Children’s author to hold book signing for new picture book on the secret life of an urban coyote

Children will have a chance to participate in a howling contest led by two coyote hand puppets and make colorful coyote masks during a book signing event at Scout and Morgan Books in Cambridge.

Cheryl Blackford
Cheryl Blackford

Children’s author Cheryl Blackford will hold a book signing event from 11:30 a.m. to 1 p.m. Saturday, Aug. 8. In addition to the howling contest and making of coyote masks, Blackford will read and autograph copies from her first picture book, “Hungry Coyote.”

“Hungry Coyote” is a fiction picture book for ages 3-7 that takes readers on a yearlong journey through the secret life of an urban coyote. Written in poetic prose and illustrated with lush watercolor paintings, the book offers readers an unexpected glimpse into the life of the coyote as he struggles to feed himself and his famished family. The coyote sneaks, scurries and skulks across the pages in his constant quest to find food, and all the time the people around him are oblivious to his presence.

Blackford has never met the illustrator of “Hungry Coyote,” Laurie Caple, who was selected to illustrate the story by the Minnesota Historical Society Press. in_Blackford1

“Laurie’s watercolor paintings of coyote and his family are extraordinary,” Blackford said. “Laurie is so dedicated that she visited a tame coyote in Wisconsin, Wiley, to sketch him and capture his expressions in her art. All the locations in the paintings are parks in Minneapolis. For example, the cover is a view of the Minneapolis skyline from Theodore Wirth park.”

Blackford grew up in the city of Hull, in Yorkshire, England, but has lived in Minnesota since 1985. Blackford and her husband moved to Minnesota when her husband was offered a job in the state. They currently live in North Oaks, a suburb of St. Paul.

“The Twin Cities is one of the best places for a writer to live in the U.S. — we have such a supportive community and a wealth of talented authors. I’ve taken classes at The Loft Literary Center in Minneapolis to learn from authors such as Lynne Jonell, Kurtis Scaletta and Pat Schmatz. I joined the Society of Children’s Book Writers and Illustrators and attended local and national conferences to network and learn from established authors,” Blackford said. “I’m a member of two critique groups — writers who get together to read and discuss each others’ work — and I also attend writing workshops. I read children’s books to find out what’s popular and learn from those writers. It’s essential for any author to read as much as possible, and not just in his, her own genre. It’s also essential to write and rewrite and weather the rejections.”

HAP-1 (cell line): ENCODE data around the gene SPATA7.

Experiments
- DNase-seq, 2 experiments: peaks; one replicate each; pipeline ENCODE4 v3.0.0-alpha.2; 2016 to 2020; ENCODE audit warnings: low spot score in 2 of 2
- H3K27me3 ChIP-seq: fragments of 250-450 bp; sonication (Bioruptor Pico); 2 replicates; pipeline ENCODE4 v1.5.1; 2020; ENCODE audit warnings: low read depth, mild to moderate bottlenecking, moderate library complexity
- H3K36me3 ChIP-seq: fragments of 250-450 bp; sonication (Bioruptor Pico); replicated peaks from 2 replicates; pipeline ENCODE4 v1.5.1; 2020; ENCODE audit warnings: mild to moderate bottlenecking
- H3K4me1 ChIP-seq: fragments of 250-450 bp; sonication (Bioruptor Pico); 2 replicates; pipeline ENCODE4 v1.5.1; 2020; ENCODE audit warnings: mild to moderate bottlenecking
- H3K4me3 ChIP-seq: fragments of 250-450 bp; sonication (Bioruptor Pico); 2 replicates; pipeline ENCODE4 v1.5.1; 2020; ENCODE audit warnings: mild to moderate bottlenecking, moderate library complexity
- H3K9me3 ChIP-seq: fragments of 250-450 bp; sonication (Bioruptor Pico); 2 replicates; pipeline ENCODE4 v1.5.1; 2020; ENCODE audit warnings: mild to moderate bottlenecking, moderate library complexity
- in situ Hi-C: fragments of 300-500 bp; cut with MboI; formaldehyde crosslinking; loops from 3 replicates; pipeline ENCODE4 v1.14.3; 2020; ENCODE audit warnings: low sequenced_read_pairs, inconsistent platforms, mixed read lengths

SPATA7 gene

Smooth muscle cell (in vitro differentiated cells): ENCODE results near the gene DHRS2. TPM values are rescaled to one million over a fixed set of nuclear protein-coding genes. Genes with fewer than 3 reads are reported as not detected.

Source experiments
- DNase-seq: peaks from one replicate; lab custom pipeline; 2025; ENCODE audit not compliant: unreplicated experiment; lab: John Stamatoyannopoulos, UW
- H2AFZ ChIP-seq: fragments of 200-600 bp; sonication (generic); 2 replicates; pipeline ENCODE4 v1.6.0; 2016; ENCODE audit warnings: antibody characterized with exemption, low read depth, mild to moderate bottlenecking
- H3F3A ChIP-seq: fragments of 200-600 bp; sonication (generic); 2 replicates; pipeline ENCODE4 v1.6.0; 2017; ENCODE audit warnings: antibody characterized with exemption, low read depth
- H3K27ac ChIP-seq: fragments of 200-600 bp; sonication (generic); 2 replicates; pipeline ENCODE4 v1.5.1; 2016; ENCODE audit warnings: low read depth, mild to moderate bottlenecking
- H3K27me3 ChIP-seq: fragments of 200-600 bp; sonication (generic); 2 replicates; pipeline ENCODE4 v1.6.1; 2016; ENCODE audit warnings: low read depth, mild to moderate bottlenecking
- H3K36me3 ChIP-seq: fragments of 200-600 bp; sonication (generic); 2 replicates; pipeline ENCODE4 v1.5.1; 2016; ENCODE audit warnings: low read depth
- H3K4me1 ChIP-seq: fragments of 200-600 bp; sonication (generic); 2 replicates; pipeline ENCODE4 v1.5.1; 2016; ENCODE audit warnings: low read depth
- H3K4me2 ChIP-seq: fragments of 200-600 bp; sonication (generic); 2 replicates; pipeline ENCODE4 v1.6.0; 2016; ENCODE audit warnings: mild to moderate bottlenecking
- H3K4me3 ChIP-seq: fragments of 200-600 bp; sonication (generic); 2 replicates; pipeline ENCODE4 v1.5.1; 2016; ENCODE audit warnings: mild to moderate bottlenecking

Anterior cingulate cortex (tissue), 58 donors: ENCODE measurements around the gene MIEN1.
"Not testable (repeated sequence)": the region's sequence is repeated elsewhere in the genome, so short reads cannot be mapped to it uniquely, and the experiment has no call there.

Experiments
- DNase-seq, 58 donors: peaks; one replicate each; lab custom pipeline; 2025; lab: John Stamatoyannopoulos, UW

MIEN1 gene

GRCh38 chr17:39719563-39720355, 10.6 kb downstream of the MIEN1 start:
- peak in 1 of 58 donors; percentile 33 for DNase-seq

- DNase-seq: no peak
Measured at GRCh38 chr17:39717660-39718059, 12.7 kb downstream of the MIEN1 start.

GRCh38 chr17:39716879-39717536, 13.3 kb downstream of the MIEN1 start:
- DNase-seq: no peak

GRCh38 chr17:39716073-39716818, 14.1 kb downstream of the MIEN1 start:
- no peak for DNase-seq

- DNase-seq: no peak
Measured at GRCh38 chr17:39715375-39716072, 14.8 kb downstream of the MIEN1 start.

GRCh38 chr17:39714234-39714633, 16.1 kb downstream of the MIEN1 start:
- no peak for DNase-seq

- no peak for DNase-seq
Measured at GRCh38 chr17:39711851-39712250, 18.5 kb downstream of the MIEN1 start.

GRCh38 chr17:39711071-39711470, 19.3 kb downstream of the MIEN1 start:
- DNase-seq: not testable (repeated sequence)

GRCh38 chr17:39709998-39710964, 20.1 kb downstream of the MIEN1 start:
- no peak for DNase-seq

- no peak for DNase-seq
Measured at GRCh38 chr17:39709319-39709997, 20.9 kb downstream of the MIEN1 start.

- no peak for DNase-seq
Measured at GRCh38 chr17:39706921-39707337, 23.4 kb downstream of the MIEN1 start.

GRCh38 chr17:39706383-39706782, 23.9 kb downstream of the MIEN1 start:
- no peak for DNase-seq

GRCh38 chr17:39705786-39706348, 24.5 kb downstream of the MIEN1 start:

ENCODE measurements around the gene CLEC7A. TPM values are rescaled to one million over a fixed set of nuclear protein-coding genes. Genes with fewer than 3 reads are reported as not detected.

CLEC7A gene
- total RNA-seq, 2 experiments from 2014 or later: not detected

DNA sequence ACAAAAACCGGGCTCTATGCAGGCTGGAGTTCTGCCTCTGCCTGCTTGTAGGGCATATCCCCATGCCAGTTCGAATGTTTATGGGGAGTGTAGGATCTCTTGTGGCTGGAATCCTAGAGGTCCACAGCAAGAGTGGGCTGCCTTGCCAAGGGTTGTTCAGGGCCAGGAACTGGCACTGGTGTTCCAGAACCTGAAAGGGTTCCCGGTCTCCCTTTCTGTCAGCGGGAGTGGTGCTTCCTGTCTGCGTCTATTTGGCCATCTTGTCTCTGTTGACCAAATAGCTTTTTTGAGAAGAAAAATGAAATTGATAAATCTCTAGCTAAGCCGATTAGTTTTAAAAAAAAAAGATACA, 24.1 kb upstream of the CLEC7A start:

Blackford takes daily walks and gets most of her ideas for books when she’s walking and lives in a wooded area with great trails where she see all sorts of wildlife, including coyotes.

“My walks often take me to a lake and I enjoy watching the lake change with the seasons. That gave me the setting for the book. One January day I watched a coyote trotting across the frozen lake and wondered where he was going, how he lived successfully so close to people, and what he found to eat in the winter? I did some research and discovered that there are active coyote populations in many U.S. cities, including Chicago, New York, Los Angeles and Minneapolis. Researchers in Chicago have put radio collars on some of the coyotes there to learn more about their urban life,” Blackford said. “Coyotes are smart, adaptable and often misunderstood creatures. Many people think of them as vermin. And yet coyotes are helpful to us humans — they can eat up to 1,000 small rodents a year. That means fewer mice, rats and rabbits to bother us. I hope my book helps children, their parents and their teachers gain a greater understanding of this interesting animal.”